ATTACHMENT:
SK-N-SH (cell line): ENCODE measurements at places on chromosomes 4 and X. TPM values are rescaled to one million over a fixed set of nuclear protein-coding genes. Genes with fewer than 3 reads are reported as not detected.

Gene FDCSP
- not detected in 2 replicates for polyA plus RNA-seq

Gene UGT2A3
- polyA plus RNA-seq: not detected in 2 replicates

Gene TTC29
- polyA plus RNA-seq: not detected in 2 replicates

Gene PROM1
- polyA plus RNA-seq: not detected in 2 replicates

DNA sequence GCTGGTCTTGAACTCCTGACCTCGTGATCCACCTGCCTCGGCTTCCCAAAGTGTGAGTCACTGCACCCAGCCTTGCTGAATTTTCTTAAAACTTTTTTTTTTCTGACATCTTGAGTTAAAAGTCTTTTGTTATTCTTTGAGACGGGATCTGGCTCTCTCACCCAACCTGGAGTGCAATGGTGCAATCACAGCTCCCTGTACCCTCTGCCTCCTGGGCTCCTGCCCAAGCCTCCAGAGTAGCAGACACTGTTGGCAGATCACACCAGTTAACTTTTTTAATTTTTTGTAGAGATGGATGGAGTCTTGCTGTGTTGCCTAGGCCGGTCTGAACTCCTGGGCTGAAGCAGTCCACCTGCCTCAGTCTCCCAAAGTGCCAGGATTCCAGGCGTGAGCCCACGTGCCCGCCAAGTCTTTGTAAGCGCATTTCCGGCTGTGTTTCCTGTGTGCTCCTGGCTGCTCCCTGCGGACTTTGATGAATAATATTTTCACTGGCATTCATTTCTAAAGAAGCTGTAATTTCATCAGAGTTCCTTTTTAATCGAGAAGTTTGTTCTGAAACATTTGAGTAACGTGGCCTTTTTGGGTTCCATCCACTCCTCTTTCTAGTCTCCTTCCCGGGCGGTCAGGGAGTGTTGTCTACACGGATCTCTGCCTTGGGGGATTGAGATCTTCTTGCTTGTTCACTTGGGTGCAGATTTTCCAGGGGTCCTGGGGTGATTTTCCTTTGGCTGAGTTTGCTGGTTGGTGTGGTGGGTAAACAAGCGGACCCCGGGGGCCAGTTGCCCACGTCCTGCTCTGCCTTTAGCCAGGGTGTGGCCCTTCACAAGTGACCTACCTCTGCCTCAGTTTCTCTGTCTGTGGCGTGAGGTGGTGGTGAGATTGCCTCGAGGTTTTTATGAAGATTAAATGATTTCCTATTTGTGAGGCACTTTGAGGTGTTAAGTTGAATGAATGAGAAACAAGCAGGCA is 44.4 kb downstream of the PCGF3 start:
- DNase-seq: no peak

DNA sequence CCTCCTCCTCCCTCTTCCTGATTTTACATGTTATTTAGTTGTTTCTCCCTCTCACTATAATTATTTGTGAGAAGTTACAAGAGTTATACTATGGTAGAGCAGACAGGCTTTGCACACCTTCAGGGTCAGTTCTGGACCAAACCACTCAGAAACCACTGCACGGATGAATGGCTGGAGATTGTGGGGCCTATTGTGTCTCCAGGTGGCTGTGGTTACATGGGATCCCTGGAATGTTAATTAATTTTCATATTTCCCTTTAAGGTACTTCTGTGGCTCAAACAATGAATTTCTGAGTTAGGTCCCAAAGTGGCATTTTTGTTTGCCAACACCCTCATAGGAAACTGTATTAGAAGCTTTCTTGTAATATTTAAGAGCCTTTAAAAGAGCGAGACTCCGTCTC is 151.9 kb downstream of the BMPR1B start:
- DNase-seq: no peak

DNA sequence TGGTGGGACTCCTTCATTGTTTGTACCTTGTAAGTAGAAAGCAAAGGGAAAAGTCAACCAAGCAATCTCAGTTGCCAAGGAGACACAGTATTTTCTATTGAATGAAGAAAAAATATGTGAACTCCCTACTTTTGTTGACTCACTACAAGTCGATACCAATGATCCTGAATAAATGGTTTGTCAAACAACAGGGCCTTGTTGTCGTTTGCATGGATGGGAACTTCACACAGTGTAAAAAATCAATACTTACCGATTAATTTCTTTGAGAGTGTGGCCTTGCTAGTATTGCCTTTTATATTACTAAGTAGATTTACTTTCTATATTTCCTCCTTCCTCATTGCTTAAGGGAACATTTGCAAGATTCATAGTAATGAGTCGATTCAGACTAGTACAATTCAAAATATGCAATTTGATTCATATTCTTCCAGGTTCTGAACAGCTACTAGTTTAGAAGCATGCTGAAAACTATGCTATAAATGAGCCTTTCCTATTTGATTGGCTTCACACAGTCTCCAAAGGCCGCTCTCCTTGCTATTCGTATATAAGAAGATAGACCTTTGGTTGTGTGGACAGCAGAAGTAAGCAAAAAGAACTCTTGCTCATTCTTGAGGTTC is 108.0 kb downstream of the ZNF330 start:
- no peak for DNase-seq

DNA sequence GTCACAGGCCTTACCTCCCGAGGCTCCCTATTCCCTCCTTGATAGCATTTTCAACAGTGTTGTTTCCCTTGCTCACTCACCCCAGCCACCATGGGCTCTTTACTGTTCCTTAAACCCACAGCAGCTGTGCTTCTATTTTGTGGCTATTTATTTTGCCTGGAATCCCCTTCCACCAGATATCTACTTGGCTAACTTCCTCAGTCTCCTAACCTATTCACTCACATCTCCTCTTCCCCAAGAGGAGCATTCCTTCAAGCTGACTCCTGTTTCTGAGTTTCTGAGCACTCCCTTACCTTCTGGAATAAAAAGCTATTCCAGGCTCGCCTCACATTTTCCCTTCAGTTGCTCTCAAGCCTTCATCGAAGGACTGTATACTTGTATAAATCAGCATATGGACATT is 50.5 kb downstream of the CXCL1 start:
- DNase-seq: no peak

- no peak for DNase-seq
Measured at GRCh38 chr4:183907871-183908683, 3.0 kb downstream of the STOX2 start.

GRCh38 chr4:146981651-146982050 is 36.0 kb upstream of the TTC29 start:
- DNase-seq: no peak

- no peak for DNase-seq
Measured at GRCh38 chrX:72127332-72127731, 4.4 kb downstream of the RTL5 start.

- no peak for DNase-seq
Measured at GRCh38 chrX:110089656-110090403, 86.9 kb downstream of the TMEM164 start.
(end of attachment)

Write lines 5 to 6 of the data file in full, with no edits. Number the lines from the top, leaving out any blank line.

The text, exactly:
- polyA plus RNA-seq: not detected in 2 replicates

Gene TTC29